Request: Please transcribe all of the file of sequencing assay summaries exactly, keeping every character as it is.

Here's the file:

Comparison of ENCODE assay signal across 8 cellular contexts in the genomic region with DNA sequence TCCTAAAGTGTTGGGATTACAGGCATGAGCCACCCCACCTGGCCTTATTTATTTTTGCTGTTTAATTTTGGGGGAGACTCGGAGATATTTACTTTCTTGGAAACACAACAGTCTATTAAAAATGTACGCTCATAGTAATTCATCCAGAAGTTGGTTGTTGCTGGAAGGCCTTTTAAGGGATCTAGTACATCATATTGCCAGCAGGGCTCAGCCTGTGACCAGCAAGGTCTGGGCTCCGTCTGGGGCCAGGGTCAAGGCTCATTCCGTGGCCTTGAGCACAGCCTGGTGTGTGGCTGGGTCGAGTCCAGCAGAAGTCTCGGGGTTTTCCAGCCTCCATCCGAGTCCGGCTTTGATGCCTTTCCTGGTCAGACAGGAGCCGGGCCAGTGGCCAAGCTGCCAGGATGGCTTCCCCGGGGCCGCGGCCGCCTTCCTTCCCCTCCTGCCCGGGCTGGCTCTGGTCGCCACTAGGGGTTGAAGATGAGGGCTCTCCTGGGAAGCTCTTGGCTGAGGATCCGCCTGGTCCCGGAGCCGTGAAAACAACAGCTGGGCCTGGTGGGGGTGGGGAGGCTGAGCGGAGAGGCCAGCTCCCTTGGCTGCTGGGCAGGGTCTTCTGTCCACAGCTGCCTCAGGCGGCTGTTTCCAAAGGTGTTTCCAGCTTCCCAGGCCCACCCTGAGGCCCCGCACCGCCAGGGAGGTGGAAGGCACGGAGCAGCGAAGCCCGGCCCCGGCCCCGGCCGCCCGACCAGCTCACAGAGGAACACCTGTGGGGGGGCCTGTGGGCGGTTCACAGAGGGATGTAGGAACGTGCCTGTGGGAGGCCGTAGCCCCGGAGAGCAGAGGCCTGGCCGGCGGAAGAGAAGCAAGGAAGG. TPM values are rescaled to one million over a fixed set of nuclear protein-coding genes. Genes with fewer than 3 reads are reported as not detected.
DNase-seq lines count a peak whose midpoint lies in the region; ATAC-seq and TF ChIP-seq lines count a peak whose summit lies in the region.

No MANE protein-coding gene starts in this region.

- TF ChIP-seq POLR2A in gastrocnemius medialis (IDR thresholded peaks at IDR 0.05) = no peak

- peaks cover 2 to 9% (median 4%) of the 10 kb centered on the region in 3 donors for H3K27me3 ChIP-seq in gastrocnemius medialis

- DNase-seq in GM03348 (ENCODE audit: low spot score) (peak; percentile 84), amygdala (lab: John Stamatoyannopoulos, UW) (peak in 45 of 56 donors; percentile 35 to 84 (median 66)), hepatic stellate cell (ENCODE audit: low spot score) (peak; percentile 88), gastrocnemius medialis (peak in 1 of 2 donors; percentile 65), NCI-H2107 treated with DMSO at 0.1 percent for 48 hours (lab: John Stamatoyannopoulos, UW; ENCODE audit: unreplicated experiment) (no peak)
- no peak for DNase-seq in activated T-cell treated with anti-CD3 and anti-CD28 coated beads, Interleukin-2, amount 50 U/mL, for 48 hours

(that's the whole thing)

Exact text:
Comparison of ENCODE assay signal across 8 cellular contexts in the genomic region with DNA sequence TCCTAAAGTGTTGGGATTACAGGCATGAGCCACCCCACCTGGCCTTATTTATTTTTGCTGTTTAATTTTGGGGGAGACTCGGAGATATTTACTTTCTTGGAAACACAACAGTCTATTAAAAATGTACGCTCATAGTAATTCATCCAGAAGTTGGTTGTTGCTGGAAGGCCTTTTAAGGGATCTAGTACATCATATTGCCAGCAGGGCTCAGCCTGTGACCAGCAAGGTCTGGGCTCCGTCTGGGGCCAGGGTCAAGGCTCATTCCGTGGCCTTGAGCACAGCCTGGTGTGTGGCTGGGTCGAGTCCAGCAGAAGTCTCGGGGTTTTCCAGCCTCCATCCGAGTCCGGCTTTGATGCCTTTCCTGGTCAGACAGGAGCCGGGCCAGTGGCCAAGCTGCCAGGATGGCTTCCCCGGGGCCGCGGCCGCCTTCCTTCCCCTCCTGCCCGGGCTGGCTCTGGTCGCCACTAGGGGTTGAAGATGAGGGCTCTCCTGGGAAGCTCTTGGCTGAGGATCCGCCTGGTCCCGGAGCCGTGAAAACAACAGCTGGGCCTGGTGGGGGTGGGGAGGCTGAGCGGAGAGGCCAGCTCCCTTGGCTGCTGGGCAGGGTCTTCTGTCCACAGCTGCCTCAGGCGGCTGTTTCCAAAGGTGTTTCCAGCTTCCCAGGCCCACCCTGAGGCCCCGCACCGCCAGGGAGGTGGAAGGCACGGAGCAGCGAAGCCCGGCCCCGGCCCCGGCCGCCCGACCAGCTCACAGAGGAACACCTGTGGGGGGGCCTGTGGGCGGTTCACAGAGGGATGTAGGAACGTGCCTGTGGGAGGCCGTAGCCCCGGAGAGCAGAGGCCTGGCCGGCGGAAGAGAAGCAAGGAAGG. TPM values are rescaled to one million over a fixed set of nuclear protein-coding genes. Genes with fewer than 3 reads are reported as not detected.
DNase-seq lines count a peak whose midpoint lies in the region; ATAC-seq and TF ChIP-seq lines count a peak whose summit lies in the region.

No MANE protein-coding gene starts in this region.

- TF ChIP-seq POLR2A in gastrocnemius medialis (IDR thresholded peaks at IDR 0.05) = no peak

- peaks cover 2 to 9% (median 4%) of the 10 kb centered on the region in 3 donors for H3K27me3 ChIP-seq in gastrocnemius medialis

- DNase-seq in GM03348 (ENCODE audit: low spot score) (peak; percentile 84), amygdala (lab: John Stamatoyannopoulos, UW) (peak in 45 of 56 donors; percentile 35 to 84 (median 66)), hepatic stellate cell (ENCODE audit: low spot score) (peak; percentile 88), gastrocnemius medialis (peak in 1 of 2 donors; percentile 65), NCI-H2107 treated with DMSO at 0.1 percent for 48 hours (lab: John Stamatoyannopoulos, UW; ENCODE audit: unreplicated experiment) (no peak)
- no peak for DNase-seq in activated T-cell treated with anti-CD3 and anti-CD28 coated beads, Interleukin-2, amount 50 U/mL, for 48 hours